Bleacher Report MMA: 2010 First-Half Awards (Part 3 of 3)
Six months of mixed martial arts action across the globe is officially in the books. Without further ado, here is the first-half hardware (continued).
Breakout Fighter: Marlon Sandro
Sandro has quietly thrown himself into the discussion of the best fighters in the world that mainstream MMA fans have no clue about.
One could easily argue that he is the No. 2-ranked featherweight in the world behind his Nova Uniao teammate and current WEC champion Jose Aldo. That distinction would certainly not be a stretch by any means.
Nevertheless, because of his impressive 2010 campaign, he is starting to build some steam on the periphery.
In March, he took all of nine seconds to dispose of Tomonari Kanomata with a devastating uppercut at the World Victory Road: SRC 12 event in Tokyo.
He followed it up with a 38-second pasting of the highly regarded Masanori Kanehara at the SRC 13 event in June.
The weapon of choice for the damaging final blow was once again a stiff right uppercut. Kanehara had to be removed from the ring on a stretcher.
The latter victory also crowned Sandro the new WVR Featherweight Champion.
Both highlight reel finishes were honorable mentions in the Best Knockout category in Part One of our first half awards.
Did I mention Sandro is a jiu-jitsu-based fighter first and foremost?
Honorable mention (in no particular order): Ben Askren, Alexander Shlemenko, Maximo Blanco, Frankie Edgar, Muhammad Lawal, Scott Jorgensen, Evan Dunham, John Hathaway, Pat Curran.
Best Comeback: Robbie Lawler over Melvin Manhoef
It did not take long for the viewing audience to figure out that Lawler had absolutely nothing to offer the Dutch kickboxer at the Strikeforce: Miami event this past January.
Instead of using his hands to set up a level change and dump Manhoef on his back, where he is notoriously clueless, Lawler was content to fight fire with fire. Big mistake. For a while, anyways.
For the better part of three minutes Lawler was brutalized by inside and outside leg kicks. Manhoef had him on his heels and was in full stalk mode.
It looked as if it would only be a matter of time before Manhoef would tie a ribbon on his night with one of his trademark flurries.
To his credit, Lawler tried mightily to maneuver as best he could, but it appeared as if he was walking on broken glass.
What started the final sequence was a golden opportunity that reared its head in the form of an overly aggressive Manhoef dropping his hands while trying to close distance.
Lawler recognized it immediately and reacted. He timed an overhand right perfectly that struck Manhoef clean and dropped him to the canvas. For good measure Lawler chased him and landed a huge left hand that put Manhoef out for good.
It was an absurd, gutsy, come-from-behind victory.
Honorable mention: Aaron Simpson over Tom Lawlor (UFC Fight Night 20), Mike Russow over Todd Duffee (UFC 114), Carlos Condit over Rory MacDonald (UFC 115), Jake Shields over Dan Henderson (Strikeforce: Nashville), Mark Munoz over Kendall Grove (UFC 112), Joe Warren over Patricio Freire (Bellator 23).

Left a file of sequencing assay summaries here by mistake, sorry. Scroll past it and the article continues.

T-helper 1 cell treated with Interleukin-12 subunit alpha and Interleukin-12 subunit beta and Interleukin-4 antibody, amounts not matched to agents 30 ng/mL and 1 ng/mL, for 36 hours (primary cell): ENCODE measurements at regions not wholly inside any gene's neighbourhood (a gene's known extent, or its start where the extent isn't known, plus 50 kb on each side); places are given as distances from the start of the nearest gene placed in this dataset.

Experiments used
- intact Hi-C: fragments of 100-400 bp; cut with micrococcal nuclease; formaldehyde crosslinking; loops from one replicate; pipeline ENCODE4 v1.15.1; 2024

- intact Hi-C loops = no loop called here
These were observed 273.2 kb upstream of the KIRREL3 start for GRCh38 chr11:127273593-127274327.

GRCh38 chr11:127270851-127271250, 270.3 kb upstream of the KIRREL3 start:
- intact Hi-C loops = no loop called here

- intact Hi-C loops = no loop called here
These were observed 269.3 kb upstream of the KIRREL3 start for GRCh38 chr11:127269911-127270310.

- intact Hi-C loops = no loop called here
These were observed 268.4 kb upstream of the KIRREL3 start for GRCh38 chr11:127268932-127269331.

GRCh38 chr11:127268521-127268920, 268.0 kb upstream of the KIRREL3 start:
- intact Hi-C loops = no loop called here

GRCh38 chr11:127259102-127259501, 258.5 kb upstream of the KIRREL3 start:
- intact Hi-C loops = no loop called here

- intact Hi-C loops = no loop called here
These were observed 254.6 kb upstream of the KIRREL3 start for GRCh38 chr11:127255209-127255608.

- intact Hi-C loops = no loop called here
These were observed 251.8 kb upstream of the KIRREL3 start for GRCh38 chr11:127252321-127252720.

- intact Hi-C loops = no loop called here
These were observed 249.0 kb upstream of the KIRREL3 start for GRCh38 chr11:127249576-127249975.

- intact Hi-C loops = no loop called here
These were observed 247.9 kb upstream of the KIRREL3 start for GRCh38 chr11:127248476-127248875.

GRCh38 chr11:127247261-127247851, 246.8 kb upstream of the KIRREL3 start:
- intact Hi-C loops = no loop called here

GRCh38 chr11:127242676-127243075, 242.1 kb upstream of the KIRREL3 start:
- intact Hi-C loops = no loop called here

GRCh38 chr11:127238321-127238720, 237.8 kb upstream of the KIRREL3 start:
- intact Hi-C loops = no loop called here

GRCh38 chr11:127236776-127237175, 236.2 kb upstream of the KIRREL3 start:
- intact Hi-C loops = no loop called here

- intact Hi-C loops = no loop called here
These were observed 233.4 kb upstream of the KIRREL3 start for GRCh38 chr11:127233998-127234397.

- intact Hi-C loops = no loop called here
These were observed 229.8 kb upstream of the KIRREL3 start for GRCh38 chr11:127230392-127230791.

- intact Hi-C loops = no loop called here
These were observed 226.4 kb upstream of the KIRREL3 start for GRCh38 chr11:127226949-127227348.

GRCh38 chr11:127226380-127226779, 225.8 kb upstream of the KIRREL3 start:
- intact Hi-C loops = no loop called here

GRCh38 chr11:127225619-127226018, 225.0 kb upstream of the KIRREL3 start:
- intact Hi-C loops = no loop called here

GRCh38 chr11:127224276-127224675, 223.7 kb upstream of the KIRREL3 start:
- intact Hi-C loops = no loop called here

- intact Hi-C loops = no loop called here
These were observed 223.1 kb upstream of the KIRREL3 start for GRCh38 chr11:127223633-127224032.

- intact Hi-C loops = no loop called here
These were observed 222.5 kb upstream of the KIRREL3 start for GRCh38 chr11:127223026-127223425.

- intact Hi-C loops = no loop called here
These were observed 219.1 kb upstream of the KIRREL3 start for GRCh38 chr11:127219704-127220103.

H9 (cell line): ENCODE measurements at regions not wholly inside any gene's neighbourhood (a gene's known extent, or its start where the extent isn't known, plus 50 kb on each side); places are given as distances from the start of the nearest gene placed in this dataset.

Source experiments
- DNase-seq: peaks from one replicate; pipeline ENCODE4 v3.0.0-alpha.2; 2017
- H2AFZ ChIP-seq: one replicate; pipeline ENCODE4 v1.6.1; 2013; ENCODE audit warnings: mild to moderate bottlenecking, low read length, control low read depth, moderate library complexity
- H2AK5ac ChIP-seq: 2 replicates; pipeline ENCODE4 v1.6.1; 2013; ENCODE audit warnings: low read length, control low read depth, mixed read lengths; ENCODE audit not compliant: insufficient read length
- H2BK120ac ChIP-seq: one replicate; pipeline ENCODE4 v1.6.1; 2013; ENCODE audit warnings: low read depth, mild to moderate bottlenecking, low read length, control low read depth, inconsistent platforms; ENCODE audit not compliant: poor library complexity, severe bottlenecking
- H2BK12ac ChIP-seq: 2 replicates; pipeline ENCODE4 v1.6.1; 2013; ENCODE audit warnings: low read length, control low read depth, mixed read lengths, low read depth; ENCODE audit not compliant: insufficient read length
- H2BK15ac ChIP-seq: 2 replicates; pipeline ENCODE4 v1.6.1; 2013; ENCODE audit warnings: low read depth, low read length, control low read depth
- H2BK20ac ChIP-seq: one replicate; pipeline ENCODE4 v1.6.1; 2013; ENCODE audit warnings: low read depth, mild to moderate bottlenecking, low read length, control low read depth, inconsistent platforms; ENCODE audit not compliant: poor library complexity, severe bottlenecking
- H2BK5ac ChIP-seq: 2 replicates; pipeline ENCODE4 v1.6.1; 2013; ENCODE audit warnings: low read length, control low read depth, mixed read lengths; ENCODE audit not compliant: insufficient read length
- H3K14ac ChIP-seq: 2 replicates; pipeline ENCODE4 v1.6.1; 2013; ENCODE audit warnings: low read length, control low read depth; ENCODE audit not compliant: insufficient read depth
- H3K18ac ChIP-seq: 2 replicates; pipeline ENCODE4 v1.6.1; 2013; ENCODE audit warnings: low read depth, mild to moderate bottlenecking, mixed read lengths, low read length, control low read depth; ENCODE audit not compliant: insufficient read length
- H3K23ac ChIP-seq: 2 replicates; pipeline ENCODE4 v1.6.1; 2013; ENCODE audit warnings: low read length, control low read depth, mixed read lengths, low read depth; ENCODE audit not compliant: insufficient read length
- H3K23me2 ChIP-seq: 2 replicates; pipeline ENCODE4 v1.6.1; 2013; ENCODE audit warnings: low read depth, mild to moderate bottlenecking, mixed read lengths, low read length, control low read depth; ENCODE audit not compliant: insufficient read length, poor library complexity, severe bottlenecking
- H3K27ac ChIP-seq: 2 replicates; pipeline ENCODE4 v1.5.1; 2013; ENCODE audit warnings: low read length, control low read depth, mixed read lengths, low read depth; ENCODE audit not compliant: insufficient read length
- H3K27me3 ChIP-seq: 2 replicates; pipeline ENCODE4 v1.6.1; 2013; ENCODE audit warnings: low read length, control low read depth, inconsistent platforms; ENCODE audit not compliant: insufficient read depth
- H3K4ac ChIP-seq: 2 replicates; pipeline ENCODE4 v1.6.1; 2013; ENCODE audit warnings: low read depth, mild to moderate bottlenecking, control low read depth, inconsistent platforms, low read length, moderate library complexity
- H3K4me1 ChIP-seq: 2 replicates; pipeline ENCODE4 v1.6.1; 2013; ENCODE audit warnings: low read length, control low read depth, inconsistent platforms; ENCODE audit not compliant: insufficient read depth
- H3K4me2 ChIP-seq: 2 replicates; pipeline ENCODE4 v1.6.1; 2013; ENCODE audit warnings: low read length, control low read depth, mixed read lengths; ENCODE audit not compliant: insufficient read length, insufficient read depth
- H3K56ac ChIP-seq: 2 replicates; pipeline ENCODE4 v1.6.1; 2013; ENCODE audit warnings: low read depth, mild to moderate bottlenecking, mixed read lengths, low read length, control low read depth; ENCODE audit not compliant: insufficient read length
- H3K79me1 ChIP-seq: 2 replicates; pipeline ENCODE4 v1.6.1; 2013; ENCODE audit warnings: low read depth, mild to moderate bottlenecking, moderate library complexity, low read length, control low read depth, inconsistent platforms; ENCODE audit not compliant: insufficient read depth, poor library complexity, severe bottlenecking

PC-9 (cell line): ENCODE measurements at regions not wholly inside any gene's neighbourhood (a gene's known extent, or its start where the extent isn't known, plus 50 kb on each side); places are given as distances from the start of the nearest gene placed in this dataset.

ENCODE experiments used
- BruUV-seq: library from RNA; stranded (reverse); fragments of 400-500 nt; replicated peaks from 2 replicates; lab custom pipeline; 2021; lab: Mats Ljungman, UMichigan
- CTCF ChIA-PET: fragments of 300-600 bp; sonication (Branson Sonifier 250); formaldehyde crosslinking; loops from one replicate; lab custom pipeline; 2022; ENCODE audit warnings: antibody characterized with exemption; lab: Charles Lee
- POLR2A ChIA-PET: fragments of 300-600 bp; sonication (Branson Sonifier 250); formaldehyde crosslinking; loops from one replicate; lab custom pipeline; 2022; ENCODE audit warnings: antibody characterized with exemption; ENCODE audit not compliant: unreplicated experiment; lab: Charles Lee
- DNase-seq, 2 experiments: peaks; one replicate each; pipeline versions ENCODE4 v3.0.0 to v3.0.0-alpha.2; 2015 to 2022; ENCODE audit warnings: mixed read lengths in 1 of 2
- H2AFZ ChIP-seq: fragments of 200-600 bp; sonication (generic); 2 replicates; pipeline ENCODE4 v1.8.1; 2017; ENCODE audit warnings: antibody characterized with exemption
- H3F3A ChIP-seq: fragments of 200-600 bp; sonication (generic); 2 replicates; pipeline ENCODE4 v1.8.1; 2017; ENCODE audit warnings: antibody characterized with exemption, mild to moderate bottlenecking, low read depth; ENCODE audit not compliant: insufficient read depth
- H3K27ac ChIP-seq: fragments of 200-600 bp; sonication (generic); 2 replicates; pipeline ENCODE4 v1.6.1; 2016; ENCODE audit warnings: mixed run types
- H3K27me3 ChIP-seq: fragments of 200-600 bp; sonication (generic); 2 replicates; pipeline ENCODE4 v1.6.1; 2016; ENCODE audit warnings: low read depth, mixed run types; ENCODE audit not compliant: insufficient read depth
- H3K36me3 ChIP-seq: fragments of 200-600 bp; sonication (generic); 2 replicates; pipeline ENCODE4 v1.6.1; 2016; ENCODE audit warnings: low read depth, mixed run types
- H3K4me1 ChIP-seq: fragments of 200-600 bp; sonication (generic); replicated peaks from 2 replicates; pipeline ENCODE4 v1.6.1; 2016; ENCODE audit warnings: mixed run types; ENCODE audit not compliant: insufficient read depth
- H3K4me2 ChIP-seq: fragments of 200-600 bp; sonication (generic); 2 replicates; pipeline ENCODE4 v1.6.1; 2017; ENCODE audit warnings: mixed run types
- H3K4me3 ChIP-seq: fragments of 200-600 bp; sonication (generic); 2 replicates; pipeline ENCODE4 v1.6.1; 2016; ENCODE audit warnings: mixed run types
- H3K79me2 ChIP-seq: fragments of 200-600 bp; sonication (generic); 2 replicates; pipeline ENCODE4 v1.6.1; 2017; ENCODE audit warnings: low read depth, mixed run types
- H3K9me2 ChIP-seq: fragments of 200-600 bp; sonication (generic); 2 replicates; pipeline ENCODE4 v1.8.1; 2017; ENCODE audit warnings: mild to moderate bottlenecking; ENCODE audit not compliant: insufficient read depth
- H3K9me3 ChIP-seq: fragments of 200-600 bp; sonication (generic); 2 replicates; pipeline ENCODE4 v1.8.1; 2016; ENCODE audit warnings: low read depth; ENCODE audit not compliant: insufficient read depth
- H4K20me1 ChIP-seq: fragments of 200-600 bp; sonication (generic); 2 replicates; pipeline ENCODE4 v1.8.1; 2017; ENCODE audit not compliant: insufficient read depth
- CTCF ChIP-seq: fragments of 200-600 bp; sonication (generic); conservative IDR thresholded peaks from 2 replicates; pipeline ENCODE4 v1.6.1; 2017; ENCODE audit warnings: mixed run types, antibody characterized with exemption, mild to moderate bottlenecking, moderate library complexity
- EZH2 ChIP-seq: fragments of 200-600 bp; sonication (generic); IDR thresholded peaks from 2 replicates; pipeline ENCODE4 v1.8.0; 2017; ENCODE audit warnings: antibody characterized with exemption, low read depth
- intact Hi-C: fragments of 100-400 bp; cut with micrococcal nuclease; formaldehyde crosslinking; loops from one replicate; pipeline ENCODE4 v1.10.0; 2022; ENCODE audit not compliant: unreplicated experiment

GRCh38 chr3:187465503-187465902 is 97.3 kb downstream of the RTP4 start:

Best Event: WEC 48
The world’s most consistent producer of exciting, action-packed events is World Extreme Cagefighting.
It was no shock they pulled out all the stops for their WEC 48: "Aldo vs. Faber" event that took place in Sacramento, Calif., at the ARCO Arena. It was the first-ever pay-per-view broadcast for the organization.
The entire fight card was stacked from top to bottom, littered with a number of former champions and two current champions with their belts on the line.
The night kicked off in a major way with two preliminary fights shown for free on Spike TV as a lead-in.
In the first bout Anthony Pettis locked in a beautiful second round triangle choke on Alex Karalexis.
Then came the Leonard Garcia vs. Chan Sung Jung fight. Enough said. It was our choice for the best fight so far in 2010.
The main card commenced with an impressive showing by Scott Jorgensen, who earned a unanimous decision over Antonio Banuelos. At the time, many thought it had earned him a title shot in his next bout, but that turned out not to be the case.
In the second main-card bout, Shane Roller put on a clinic with his grappling prowess and recorded a first round submission over Anthony Njokuani.
Heavily-favored former champion Mike Brown’s stunning first round knockout loss to Manny Gamburyan kept the night rolling along smoothly.
It left many wondering just how much longer Brown will be in the upper echelon as the wear and tear of the sport appears to be finally catching up with him. This finish garnered an honorable mention from us for the biggest upset.
The two title fights were icing on the cake. Ben Henderson made quick work of challenger Donald Cerrone with a first round guillotine in a rematch of their five round war at WEC 43.
In the main event Brazilian world beater Jose Aldo did what he always does —demonstrate how big the gap is between himself and the rest of the upper echelon in his division.
Hometown boy Urijah Faber was thoroughly outclassed because of the superior technical striking, speed, and movement of Aldo.
For five rounds, he chipped away at Faber’s base until the latter could barely walk from the cumulative damage of the kicks he had sustained.
By night’s end, incredibly, only one out of the 11 total bouts (Takeya Mizugaki vs. Rani Yahya) was not shown on either the Spike TV or PPV broadcast.
One successful pay-per-view showing is now in the books, and hopefully many more will follow for the UFC’s sister promotion.
Honorable mention: WEC 47, WEC 49, UFC 115, Strikeforce: Miami.
*** If you missed Part 1 click here for the link. ***
*** If you missed Part 2 click here for the link. ***
What is the duplicate article?
Why is this article offensive?
Where is this article plagiarized from?
Why is this article poorly edited?